I repeat the words of Doris Thomas, who was the extension educator in Lancaster County when I was in 4-H. Every year at Fashion Revue she told us "another day, another set of judges, another winner". I repeat those words to my 4-Hers because I believe them. I want my students to know that every judge has a slightly different outlook on what is stylish or fashionable, what fits well and what is too big or too tight and the exact definition of good construction. One judge will love your purple shoes and another will think they are a bit over the top. One likes the machine hem and another thinks you should have done it by hand. And just because these particular three judges did not give your outfit an award does not mean that you did not do a great job or that your outfit is not terrific. And as leaders we sometimes have to remind ourselves of this too.
Learning to "lose gracefully", deal with disappointment and to look at every experience as an opportunity to learn are important lessons, for the 4-Hers, their parents and leaders.
Tuesday, May 22, 2012
|In the upper left quadrant, you can see the faint shadow |
of the tool that I placed behind the fabric.
That would be the shadow of legs when the dress is worn.
This year, one of “my kids” chose a wonderful, buttery soft, rayon knit that she found at Fabric Mart to make a dress with a circle skirt. At some point we realized that we were going to have shadows.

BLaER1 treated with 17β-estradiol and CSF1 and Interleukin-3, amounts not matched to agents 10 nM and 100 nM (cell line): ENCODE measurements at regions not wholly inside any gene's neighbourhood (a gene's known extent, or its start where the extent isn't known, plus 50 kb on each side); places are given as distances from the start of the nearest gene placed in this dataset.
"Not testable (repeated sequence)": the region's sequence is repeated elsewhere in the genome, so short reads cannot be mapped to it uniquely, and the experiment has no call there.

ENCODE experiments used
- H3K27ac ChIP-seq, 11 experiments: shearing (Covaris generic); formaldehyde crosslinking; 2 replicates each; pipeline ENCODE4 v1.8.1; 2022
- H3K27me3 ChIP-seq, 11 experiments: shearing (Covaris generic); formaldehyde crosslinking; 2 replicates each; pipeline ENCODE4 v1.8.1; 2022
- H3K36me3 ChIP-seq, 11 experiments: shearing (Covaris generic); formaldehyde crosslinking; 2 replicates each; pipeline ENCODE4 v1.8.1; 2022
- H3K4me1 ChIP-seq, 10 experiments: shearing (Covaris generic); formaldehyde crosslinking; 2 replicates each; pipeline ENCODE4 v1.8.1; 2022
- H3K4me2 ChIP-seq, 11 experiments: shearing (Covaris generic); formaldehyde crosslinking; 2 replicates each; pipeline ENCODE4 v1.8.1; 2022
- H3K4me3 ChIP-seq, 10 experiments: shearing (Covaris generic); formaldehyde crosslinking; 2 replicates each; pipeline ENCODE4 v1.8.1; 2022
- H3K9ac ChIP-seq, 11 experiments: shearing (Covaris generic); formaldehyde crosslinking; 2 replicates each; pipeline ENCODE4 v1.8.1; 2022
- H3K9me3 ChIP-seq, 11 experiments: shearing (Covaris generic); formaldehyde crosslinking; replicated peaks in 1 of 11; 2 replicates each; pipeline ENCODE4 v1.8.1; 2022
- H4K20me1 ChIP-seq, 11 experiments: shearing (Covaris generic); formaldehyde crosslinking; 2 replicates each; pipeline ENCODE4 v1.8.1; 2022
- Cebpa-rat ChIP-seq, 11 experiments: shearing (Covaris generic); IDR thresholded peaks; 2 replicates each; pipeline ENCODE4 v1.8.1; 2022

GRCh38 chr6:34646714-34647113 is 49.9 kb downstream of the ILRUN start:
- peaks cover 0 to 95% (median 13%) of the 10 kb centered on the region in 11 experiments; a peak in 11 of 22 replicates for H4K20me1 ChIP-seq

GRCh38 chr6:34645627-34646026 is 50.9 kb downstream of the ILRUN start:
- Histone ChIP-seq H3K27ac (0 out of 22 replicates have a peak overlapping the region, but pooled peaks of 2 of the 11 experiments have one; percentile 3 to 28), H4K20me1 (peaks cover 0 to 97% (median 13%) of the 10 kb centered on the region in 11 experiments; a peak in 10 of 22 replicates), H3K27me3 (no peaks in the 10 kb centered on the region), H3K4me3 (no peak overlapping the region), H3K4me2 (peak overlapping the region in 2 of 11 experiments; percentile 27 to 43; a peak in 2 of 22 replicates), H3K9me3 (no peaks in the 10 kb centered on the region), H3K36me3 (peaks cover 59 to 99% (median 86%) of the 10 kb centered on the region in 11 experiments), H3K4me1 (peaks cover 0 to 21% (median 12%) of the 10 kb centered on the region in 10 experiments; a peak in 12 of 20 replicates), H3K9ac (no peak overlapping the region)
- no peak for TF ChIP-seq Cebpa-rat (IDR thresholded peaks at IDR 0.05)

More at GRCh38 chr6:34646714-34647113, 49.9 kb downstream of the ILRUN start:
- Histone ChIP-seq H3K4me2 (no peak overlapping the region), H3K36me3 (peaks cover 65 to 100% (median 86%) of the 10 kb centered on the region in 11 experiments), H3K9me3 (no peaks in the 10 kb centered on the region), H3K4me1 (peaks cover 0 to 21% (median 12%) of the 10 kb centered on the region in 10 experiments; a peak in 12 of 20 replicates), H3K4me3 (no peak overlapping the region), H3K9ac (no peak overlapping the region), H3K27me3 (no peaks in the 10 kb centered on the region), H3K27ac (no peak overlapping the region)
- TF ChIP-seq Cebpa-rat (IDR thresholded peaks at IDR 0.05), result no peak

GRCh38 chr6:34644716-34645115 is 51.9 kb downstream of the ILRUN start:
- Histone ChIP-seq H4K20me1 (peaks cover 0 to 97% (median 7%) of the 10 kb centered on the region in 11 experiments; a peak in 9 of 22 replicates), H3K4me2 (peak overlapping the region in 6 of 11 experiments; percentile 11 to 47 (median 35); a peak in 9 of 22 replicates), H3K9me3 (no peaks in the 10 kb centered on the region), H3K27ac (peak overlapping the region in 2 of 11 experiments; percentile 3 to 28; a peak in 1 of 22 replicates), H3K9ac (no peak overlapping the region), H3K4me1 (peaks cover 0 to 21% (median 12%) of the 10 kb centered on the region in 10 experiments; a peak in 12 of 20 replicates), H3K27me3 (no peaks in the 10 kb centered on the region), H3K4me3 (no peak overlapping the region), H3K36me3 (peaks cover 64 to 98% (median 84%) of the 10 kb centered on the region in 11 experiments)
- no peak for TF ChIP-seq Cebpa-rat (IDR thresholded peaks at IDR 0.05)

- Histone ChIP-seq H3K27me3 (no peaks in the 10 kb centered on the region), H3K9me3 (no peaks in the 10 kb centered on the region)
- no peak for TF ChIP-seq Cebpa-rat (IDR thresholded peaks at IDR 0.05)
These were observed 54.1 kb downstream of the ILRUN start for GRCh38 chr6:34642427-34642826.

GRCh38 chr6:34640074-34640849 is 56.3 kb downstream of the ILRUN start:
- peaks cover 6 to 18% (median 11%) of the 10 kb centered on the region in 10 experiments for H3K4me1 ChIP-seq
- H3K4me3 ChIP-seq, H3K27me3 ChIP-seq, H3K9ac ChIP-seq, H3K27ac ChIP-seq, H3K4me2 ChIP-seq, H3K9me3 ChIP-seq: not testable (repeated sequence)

The solution: add a tricot lining/slip to the skirt only. (We found white tricot at GorgeousFabrics for $5/yard, in case you don’t have a local source.) She cut the lining exactly the same as the fashion fabric, assembled all four panels, and then basted the fashion fabric and the lining, wrong sides together, at the waistline.
|The skirt lining was assembled. |
Here you see one of the serged seams.
|Here, the unlined bodice is on the left, the lined skirt is to the right,|
and the seam with both fashion fabric and skirt lining runs from top
to bottom of the photo. She serged the edges of all the layers.
|Notice the double needle hem in the fashion fabric. |
Now the lining hangs below the hemmed skirt.
|Pins at finished hem length in fashion fabric.|
Lining was to be 1" shorter.
We were aiming to make the lining one inch shorter than the dress. While she was wearing the dress, I used pins to mark the place on the tricot where the fashion fabric was finished.
|Dissolving stabilizer was used to allow good tension |
on the light weight, single layer of tricot lining hem.
|Using a double needle to hem the tricot. |
She turned under the serged edge and
top-stitched with the double needle
to hem the tricot slip/lining.
After the tricot was serged, she turned under the edge and top stitched the ¼” tricot hem, again with the double needle. The stabilizer was still in there and it helped to make a nice stitch possible. Beautiful! Now she just needs to soak her hem in water for about 15 minutes and all of that stabilizer will disappear—like magic!
Alas, all of that wasn’t magic. It was the result of thinking ahead so that she won’t have to cope with a slip at Fashion Revue and wherever else she wears this special dress. It was the result of solving a problem—not following pattern instructions word for word, but thinking about possible solutions that would be do-able with her skill set and which would not take too much time. It was the result of thinking through the steps of the solution from beginning to end before we even began the sewing.
How have you been thinking ahead for your 4-H'ers? Are they thinking ahead for themselves? Please share with the rest of us!
Happy sewing--and don't forget the Fashion Revue registration deadline for your region!